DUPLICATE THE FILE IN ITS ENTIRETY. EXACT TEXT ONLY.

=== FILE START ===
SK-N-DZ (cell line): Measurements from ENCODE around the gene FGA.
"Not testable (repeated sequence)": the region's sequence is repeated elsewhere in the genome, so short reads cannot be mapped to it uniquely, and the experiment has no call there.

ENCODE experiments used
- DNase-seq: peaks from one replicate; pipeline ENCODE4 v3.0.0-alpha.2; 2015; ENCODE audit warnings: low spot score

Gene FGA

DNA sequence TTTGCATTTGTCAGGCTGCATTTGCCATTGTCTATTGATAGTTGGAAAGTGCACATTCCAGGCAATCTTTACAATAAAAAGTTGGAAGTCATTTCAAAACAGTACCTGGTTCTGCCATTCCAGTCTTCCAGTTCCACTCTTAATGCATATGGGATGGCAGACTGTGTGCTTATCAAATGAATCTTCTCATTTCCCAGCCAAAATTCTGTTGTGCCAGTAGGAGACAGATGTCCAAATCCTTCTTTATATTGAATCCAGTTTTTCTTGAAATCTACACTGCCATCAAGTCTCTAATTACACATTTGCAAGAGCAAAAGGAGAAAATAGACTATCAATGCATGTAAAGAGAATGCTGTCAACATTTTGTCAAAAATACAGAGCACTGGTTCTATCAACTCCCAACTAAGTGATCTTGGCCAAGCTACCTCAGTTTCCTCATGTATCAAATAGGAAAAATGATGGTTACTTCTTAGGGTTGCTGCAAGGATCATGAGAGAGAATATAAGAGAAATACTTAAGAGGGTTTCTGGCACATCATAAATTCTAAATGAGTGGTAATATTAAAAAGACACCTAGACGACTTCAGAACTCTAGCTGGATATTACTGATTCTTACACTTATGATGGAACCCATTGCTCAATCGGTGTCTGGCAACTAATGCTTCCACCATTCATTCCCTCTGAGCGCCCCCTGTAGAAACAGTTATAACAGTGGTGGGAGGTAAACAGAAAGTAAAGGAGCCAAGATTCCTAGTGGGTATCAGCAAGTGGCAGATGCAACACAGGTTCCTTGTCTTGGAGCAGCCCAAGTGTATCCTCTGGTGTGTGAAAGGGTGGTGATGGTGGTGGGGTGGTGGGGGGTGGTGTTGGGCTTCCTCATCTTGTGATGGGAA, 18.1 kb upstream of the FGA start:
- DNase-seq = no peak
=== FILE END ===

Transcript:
SK-N-DZ (cell line): Measurements from ENCODE around the gene FGA.
"Not testable (repeated sequence)": the region's sequence is repeated elsewhere in the genome, so short reads cannot be mapped to it uniquely, and the experiment has no call there.

ENCODE experiments used
- DNase-seq: peaks from one replicate; pipeline ENCODE4 v3.0.0-alpha.2; 2015; ENCODE audit warnings: low spot score

Gene FGA

DNA sequence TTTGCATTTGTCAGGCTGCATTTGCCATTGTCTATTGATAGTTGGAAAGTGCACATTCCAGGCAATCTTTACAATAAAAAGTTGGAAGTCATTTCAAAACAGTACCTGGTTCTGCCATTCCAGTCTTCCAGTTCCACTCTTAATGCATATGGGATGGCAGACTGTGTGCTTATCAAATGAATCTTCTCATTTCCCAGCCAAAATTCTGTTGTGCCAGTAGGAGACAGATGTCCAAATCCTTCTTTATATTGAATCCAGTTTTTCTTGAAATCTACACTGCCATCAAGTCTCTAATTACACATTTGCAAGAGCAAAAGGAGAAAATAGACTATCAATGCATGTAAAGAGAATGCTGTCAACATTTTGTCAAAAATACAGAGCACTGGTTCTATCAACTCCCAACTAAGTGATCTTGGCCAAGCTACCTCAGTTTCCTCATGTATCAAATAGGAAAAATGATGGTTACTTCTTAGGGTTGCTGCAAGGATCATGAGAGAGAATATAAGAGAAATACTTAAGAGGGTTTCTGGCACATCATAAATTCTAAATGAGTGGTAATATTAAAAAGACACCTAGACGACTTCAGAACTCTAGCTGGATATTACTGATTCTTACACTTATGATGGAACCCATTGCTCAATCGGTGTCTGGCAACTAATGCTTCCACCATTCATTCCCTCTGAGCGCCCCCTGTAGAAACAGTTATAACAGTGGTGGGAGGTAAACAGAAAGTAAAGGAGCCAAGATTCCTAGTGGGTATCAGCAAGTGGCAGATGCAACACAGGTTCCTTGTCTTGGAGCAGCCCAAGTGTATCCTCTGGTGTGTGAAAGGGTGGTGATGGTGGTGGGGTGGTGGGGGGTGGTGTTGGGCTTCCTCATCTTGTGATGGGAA, 18.1 kb upstream of the FGA start:
- DNase-seq = no peak